I was quite active in Argentina. I have been Coordinator of the Youth Group, member of the General Council, lecturer, and my last years there were spent as Public Programs Coordinator of the TS in Rosario, which holds four Lodges. In 2005 I moved to India to live and work at the International Headquarters in Adyar. I worked in the Archives Department and also gave lectures in a few cities in India. In 2007 I moved to the USA to live and work at the National Center of the TS in America. I am currently working in the H.S. Olcott Memorial Library and as a National Lecturer of the TSA.

3.    How did you first learn about Theosophy or come in contact with the Society?

I had been studying books on spirituality since I was 14. They were mainly New Age oriented, which was the reading readily available in the rather small city I was living in. However, after a little while studying a particular author, I felt that the teachings were superficial, and began to look for something deeper. At some point I wanted to learn how to meditate. My mom had been taking classes in yoga for years with a person who had been a TS member, and she had also attended a local TS lodge for a lecture once. When I expressed an interest in meditation, she took me to the TS where they had just started a course on meditation.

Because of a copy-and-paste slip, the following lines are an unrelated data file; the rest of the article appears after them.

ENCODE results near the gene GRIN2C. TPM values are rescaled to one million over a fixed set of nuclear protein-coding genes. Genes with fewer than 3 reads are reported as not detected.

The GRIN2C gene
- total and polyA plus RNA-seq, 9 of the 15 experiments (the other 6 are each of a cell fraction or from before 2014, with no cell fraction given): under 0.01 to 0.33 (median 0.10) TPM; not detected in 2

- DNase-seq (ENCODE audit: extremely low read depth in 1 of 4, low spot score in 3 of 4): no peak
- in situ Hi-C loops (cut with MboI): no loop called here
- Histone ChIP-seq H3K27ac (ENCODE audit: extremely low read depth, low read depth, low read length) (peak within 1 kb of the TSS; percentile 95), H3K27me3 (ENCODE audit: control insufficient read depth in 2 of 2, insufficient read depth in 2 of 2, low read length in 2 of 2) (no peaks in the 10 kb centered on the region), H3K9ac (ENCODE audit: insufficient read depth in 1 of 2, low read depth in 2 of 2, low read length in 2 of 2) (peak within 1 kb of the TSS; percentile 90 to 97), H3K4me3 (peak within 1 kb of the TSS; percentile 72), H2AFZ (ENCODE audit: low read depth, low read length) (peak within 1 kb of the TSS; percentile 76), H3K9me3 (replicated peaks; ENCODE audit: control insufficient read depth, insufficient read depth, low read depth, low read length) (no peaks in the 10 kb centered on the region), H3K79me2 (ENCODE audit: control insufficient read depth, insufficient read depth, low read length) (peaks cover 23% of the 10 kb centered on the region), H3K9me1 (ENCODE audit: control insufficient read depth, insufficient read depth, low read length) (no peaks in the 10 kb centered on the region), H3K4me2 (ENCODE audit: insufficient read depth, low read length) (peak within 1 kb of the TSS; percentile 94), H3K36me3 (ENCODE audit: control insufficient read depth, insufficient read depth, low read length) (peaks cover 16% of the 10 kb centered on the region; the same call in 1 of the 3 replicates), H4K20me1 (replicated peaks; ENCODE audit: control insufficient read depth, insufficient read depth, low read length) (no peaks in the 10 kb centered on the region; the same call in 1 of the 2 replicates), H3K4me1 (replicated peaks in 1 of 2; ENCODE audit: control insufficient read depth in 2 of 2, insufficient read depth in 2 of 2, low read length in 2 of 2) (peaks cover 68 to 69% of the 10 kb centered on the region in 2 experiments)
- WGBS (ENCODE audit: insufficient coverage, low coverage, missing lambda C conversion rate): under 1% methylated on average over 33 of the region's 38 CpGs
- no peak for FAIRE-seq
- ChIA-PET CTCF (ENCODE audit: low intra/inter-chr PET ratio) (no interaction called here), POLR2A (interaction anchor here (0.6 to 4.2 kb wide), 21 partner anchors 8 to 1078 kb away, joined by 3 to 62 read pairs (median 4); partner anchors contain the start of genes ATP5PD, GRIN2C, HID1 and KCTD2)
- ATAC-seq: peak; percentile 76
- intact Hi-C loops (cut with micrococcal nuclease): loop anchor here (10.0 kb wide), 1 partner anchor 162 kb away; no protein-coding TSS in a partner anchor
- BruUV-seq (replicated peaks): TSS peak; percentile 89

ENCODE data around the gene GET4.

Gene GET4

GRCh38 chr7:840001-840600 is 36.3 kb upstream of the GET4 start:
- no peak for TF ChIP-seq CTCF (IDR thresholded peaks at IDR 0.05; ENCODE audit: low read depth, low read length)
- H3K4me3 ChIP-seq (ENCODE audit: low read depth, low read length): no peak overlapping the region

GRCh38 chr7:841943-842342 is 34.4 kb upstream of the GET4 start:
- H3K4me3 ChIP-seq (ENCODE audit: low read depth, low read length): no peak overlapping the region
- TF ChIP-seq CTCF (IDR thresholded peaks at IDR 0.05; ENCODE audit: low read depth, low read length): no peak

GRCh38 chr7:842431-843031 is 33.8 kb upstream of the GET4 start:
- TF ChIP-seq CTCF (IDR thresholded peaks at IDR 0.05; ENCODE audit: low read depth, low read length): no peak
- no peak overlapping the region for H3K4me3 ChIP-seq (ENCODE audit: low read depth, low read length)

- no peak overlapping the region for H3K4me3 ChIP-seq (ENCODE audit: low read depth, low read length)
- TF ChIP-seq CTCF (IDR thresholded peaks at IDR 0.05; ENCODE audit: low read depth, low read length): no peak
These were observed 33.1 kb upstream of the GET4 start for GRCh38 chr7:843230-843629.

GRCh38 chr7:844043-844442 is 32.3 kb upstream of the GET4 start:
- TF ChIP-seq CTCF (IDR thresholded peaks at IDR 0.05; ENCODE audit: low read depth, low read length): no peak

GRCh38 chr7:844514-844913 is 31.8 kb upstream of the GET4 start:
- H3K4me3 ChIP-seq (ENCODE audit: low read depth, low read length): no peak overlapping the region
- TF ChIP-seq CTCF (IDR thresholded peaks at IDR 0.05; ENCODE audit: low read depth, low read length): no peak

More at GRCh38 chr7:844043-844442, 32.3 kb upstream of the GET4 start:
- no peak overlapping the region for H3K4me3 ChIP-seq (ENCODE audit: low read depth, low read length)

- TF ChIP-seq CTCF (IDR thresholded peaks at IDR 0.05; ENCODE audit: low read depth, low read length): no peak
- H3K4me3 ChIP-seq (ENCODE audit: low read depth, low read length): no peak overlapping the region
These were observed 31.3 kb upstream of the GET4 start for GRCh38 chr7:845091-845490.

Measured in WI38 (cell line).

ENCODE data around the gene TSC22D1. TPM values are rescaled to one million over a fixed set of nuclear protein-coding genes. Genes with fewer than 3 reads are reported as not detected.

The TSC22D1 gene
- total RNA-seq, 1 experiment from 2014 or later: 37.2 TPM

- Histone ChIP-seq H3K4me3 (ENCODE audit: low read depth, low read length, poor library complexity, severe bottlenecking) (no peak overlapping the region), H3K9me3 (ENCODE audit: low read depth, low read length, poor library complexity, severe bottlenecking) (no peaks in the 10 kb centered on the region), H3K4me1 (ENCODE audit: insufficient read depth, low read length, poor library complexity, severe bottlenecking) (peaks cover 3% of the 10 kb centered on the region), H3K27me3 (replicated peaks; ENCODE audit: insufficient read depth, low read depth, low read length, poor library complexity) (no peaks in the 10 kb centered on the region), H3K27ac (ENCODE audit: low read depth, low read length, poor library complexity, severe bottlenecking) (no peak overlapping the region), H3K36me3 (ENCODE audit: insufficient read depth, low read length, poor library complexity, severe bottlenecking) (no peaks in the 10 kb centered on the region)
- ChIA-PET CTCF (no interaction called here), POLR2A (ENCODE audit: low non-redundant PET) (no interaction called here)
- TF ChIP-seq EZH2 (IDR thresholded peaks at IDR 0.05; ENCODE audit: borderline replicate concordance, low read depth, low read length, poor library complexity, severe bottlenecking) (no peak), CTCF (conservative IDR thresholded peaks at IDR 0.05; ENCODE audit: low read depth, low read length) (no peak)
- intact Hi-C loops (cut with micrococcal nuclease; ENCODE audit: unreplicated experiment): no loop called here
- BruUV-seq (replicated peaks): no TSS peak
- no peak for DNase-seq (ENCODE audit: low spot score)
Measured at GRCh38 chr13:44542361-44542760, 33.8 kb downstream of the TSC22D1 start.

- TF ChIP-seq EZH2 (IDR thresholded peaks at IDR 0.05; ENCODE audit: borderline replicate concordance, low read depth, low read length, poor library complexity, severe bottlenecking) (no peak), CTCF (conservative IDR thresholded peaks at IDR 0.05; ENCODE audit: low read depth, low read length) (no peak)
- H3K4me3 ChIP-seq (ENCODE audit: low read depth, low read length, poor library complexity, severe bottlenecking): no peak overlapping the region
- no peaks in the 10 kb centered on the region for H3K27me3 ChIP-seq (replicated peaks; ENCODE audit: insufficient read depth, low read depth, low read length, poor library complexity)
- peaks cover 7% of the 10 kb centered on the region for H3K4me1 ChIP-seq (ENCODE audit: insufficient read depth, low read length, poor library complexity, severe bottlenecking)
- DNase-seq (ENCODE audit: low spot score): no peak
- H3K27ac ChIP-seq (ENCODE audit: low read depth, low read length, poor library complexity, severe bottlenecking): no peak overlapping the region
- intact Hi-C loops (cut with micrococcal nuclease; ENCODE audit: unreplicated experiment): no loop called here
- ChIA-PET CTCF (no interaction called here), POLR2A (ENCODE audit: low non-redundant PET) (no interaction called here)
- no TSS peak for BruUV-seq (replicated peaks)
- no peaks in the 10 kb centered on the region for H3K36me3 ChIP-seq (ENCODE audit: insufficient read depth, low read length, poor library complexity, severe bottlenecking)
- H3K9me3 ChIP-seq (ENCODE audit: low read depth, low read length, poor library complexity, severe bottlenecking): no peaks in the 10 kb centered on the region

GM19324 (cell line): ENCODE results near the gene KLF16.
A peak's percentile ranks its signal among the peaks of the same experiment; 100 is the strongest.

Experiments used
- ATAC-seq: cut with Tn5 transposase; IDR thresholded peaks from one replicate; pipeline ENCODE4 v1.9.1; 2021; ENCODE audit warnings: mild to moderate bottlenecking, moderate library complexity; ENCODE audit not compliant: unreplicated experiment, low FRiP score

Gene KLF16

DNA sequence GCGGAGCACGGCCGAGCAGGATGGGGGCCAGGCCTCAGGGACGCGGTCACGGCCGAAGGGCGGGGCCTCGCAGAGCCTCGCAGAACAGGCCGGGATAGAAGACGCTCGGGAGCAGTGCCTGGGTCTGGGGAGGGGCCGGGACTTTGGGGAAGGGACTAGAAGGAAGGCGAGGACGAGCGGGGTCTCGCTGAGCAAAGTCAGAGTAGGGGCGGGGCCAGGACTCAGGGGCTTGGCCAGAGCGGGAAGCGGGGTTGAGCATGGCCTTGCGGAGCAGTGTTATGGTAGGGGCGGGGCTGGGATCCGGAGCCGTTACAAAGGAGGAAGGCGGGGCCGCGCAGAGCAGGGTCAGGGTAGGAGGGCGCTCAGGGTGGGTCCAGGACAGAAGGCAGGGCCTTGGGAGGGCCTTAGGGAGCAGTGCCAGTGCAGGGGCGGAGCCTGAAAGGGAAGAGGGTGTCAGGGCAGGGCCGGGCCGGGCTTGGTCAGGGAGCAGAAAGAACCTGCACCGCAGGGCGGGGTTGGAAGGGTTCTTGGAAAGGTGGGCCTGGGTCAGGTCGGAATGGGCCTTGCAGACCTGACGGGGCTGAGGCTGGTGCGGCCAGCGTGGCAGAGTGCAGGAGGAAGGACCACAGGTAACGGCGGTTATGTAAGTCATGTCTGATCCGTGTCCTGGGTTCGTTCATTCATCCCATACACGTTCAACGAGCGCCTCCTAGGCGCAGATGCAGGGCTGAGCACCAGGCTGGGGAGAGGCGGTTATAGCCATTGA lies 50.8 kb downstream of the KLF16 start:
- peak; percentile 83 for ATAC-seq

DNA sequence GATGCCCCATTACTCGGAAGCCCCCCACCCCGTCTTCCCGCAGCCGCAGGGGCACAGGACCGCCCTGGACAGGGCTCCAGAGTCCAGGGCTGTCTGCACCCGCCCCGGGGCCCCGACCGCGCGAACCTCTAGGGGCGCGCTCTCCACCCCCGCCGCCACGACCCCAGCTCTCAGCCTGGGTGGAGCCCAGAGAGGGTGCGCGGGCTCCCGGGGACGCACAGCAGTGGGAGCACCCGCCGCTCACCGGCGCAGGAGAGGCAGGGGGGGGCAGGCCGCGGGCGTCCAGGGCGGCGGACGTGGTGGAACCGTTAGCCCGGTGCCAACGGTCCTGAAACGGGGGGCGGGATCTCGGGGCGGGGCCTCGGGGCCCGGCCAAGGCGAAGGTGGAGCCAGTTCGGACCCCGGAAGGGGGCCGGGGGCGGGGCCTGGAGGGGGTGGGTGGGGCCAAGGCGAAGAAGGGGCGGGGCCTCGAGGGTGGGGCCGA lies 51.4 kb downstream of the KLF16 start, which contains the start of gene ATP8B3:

4.    What does Theosophy mean to you?

What it means has changed through the years. At first, it meant a very deep philosophy that posed no limits to my intellectual learning. It meant also a community of people who had uncommon views of life, just as I always had in solitude. This gave me an incredible sense of self-confidence and changed my life forever. Gradually, Theosophy turned into a source of inspiration and teachings about how to transform myself. Since Theosophy was so valuable in my life, it turned into the one thing worth offering to the world. Today, the spreading of Theosophy is what I feel is the most worthy way of using my energy and time.